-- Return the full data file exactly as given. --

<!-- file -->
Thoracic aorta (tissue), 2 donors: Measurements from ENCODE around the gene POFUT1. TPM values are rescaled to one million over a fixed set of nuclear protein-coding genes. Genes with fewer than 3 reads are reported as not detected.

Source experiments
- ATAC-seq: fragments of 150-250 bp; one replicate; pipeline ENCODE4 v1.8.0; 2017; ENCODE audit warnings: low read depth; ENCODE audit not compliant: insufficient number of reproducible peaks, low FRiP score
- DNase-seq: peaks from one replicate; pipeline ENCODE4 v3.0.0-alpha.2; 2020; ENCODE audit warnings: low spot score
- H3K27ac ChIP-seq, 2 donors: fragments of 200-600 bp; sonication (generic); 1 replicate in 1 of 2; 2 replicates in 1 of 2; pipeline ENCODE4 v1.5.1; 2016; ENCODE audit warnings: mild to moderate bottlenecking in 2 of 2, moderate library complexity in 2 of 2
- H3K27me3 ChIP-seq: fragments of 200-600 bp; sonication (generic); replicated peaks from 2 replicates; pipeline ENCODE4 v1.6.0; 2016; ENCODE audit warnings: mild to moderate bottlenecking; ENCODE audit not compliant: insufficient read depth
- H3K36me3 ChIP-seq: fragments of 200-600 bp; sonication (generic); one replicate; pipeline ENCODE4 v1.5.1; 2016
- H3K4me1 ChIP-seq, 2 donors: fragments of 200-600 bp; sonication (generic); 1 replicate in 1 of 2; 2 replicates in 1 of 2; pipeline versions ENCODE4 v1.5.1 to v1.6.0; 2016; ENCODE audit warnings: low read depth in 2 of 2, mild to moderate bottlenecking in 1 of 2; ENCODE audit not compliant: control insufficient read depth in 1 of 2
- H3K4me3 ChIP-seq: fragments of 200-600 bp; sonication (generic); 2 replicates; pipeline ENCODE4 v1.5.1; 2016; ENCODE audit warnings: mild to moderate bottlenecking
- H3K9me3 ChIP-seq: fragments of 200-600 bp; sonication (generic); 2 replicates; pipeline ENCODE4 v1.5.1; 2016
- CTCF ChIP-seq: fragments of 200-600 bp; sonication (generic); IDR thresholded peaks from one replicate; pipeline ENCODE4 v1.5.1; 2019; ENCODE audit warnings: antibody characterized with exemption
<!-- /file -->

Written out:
Thoracic aorta (tissue), 2 donors: Measurements from ENCODE around the gene POFUT1. TPM values are rescaled to one million over a fixed set of nuclear protein-coding genes. Genes with fewer than 3 reads are reported as not detected.

Source experiments
- ATAC-seq: fragments of 150-250 bp; one replicate; pipeline ENCODE4 v1.8.0; 2017; ENCODE audit warnings: low read depth; ENCODE audit not compliant: insufficient number of reproducible peaks, low FRiP score
- DNase-seq: peaks from one replicate; pipeline ENCODE4 v3.0.0-alpha.2; 2020; ENCODE audit warnings: low spot score
- H3K27ac ChIP-seq, 2 donors: fragments of 200-600 bp; sonication (generic); 1 replicate in 1 of 2; 2 replicates in 1 of 2; pipeline ENCODE4 v1.5.1; 2016; ENCODE audit warnings: mild to moderate bottlenecking in 2 of 2, moderate library complexity in 2 of 2
- H3K27me3 ChIP-seq: fragments of 200-600 bp; sonication (generic); replicated peaks from 2 replicates; pipeline ENCODE4 v1.6.0; 2016; ENCODE audit warnings: mild to moderate bottlenecking; ENCODE audit not compliant: insufficient read depth
- H3K36me3 ChIP-seq: fragments of 200-600 bp; sonication (generic); one replicate; pipeline ENCODE4 v1.5.1; 2016
- H3K4me1 ChIP-seq, 2 donors: fragments of 200-600 bp; sonication (generic); 1 replicate in 1 of 2; 2 replicates in 1 of 2; pipeline versions ENCODE4 v1.5.1 to v1.6.0; 2016; ENCODE audit warnings: low read depth in 2 of 2, mild to moderate bottlenecking in 1 of 2; ENCODE audit not compliant: control insufficient read depth in 1 of 2
- H3K4me3 ChIP-seq: fragments of 200-600 bp; sonication (generic); 2 replicates; pipeline ENCODE4 v1.5.1; 2016; ENCODE audit warnings: mild to moderate bottlenecking
- H3K9me3 ChIP-seq: fragments of 200-600 bp; sonication (generic); 2 replicates; pipeline ENCODE4 v1.5.1; 2016
- CTCF ChIP-seq: fragments of 200-600 bp; sonication (generic); IDR thresholded peaks from one replicate; pipeline ENCODE4 v1.5.1; 2019; ENCODE audit warnings: antibody characterized with exemption